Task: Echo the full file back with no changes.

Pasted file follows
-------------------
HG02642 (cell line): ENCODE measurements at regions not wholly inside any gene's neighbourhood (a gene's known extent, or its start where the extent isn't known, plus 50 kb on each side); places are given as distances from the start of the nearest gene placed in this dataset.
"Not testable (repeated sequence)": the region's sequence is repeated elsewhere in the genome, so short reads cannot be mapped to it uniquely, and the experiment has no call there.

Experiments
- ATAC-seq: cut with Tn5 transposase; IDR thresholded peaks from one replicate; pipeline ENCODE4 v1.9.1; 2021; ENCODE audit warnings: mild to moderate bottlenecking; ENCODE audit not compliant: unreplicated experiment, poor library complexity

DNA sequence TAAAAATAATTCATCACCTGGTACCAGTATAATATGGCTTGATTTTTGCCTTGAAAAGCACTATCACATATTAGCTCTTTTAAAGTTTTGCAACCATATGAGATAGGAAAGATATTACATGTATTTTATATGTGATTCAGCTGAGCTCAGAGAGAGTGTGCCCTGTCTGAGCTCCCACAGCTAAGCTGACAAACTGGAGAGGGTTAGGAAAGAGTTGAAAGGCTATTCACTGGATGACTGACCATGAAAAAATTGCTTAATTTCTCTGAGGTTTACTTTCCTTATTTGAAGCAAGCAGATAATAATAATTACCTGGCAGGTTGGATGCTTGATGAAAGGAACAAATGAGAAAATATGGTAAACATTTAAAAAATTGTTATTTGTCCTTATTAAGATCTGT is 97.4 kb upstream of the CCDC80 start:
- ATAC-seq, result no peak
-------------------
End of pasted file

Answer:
HG02642 (cell line): ENCODE measurements at regions not wholly inside any gene's neighbourhood (a gene's known extent, or its start where the extent isn't known, plus 50 kb on each side); places are given as distances from the start of the nearest gene placed in this dataset.
"Not testable (repeated sequence)": the region's sequence is repeated elsewhere in the genome, so short reads cannot be mapped to it uniquely, and the experiment has no call there.

Experiments
- ATAC-seq: cut with Tn5 transposase; IDR thresholded peaks from one replicate; pipeline ENCODE4 v1.9.1; 2021; ENCODE audit warnings: mild to moderate bottlenecking; ENCODE audit not compliant: unreplicated experiment, poor library complexity

DNA sequence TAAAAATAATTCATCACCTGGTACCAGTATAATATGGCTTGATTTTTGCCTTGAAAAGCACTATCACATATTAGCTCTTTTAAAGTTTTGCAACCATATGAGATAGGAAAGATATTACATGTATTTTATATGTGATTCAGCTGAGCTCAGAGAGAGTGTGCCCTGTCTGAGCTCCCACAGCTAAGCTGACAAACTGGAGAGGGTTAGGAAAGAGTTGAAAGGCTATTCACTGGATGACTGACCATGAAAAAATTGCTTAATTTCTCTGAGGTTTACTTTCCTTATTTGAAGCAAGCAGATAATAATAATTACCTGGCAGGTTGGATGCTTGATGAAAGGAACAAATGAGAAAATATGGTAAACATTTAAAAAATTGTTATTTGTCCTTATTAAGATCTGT is 97.4 kb upstream of the CCDC80 start:
- ATAC-seq, result no peak